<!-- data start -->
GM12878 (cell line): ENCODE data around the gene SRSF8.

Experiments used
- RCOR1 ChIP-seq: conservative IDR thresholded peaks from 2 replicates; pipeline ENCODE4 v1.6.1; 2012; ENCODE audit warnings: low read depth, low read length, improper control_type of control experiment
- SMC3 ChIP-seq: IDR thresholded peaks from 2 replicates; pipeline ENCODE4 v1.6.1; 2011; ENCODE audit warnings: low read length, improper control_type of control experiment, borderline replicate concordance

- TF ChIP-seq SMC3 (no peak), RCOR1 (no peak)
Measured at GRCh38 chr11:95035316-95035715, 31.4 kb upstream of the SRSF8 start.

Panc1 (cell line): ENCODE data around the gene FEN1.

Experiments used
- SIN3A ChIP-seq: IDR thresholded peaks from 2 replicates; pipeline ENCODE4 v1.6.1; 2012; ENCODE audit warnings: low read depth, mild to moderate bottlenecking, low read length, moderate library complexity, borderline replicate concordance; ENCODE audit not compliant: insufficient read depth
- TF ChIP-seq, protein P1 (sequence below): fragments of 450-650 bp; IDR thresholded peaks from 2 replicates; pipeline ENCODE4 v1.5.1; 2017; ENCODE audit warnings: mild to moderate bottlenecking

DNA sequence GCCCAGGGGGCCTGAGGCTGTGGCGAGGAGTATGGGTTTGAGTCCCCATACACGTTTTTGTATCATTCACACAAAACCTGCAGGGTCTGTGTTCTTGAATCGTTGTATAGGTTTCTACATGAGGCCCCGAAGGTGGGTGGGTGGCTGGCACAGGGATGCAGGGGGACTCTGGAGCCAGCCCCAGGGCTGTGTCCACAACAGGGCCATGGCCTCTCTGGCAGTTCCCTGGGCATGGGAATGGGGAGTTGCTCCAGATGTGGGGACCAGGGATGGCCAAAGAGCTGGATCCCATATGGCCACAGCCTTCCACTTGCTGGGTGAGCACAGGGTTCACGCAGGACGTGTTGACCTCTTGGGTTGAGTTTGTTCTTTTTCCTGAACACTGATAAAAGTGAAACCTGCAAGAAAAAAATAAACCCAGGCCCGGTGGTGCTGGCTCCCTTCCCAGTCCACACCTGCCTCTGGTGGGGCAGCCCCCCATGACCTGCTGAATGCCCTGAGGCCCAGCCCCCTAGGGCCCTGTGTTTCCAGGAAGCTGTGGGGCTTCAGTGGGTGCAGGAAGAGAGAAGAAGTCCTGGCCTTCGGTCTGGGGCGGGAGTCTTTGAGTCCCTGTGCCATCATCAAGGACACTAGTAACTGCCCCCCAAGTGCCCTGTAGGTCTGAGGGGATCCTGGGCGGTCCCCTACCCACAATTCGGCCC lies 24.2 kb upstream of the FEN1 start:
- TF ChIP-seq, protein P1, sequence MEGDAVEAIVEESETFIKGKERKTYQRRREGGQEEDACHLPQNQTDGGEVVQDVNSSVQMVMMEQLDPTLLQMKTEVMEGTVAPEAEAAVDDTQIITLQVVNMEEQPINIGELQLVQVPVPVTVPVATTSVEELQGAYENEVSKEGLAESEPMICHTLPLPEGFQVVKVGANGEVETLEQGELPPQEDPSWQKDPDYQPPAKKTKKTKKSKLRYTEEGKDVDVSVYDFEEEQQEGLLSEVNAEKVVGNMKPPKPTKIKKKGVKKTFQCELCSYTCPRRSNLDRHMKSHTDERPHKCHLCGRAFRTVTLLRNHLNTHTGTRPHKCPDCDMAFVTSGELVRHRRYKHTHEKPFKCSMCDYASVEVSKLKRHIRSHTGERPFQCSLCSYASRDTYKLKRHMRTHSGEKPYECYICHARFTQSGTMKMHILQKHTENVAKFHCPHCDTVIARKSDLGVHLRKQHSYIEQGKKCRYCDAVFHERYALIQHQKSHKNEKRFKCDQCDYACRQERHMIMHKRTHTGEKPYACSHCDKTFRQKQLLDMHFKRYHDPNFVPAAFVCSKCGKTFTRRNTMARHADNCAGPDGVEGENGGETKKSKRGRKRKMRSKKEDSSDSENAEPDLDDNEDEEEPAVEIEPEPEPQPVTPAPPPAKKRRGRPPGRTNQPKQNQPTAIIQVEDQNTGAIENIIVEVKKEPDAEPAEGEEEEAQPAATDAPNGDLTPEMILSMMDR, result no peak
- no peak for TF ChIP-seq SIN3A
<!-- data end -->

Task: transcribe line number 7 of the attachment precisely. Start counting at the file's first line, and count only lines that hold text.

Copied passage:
Panc1 (cell line): ENCODE data around the gene FEN1.